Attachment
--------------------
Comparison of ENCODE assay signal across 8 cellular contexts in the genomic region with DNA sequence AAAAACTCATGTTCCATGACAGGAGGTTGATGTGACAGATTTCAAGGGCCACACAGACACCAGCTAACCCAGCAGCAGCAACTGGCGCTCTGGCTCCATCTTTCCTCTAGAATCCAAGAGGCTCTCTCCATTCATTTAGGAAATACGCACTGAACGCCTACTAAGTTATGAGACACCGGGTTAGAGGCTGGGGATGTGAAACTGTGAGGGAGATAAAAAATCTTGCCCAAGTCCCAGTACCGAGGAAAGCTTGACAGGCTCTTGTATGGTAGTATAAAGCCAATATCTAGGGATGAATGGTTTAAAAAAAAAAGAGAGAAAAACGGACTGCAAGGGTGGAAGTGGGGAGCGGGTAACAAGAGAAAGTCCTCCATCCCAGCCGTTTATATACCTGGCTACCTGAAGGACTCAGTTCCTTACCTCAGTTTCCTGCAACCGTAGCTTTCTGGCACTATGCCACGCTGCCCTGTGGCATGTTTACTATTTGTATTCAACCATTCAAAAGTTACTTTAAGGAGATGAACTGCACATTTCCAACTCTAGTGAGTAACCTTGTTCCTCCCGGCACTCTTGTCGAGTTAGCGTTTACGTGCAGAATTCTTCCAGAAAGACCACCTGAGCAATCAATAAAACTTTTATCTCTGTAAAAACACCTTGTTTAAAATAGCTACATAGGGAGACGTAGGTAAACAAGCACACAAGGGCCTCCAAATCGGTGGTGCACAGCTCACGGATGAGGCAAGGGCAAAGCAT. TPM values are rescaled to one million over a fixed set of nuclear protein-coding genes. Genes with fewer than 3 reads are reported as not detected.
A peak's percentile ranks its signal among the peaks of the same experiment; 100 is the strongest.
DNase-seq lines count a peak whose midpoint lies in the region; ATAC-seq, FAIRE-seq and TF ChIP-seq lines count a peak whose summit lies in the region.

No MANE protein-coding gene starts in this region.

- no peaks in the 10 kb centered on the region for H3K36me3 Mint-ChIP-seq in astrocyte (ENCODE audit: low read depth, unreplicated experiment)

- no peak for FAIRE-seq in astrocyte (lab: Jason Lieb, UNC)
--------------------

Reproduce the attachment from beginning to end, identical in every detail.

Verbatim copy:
Comparison of ENCODE assay signal across 8 cellular contexts in the genomic region with DNA sequence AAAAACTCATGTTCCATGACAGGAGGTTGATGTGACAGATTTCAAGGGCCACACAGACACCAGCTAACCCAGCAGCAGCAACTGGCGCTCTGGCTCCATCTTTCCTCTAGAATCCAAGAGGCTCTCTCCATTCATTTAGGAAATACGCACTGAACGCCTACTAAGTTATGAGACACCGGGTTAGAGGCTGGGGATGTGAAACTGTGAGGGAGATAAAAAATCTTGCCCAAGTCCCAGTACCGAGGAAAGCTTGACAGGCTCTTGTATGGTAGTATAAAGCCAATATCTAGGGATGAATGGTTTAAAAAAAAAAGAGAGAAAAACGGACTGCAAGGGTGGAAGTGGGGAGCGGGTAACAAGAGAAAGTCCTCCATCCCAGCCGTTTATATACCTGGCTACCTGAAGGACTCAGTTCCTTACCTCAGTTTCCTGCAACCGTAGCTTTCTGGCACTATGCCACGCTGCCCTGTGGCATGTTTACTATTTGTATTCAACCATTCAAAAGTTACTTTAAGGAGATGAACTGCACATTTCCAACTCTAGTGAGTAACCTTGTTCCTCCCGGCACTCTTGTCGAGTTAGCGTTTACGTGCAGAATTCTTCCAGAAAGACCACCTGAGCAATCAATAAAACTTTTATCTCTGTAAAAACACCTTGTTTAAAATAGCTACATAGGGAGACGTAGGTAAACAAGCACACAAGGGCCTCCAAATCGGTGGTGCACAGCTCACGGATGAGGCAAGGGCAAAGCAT. TPM values are rescaled to one million over a fixed set of nuclear protein-coding genes. Genes with fewer than 3 reads are reported as not detected.
A peak's percentile ranks its signal among the peaks of the same experiment; 100 is the strongest.
DNase-seq lines count a peak whose midpoint lies in the region; ATAC-seq, FAIRE-seq and TF ChIP-seq lines count a peak whose summit lies in the region.

No MANE protein-coding gene starts in this region.

- no peaks in the 10 kb centered on the region for H3K36me3 Mint-ChIP-seq in astrocyte (ENCODE audit: low read depth, unreplicated experiment)

- no peak for FAIRE-seq in astrocyte (lab: Jason Lieb, UNC)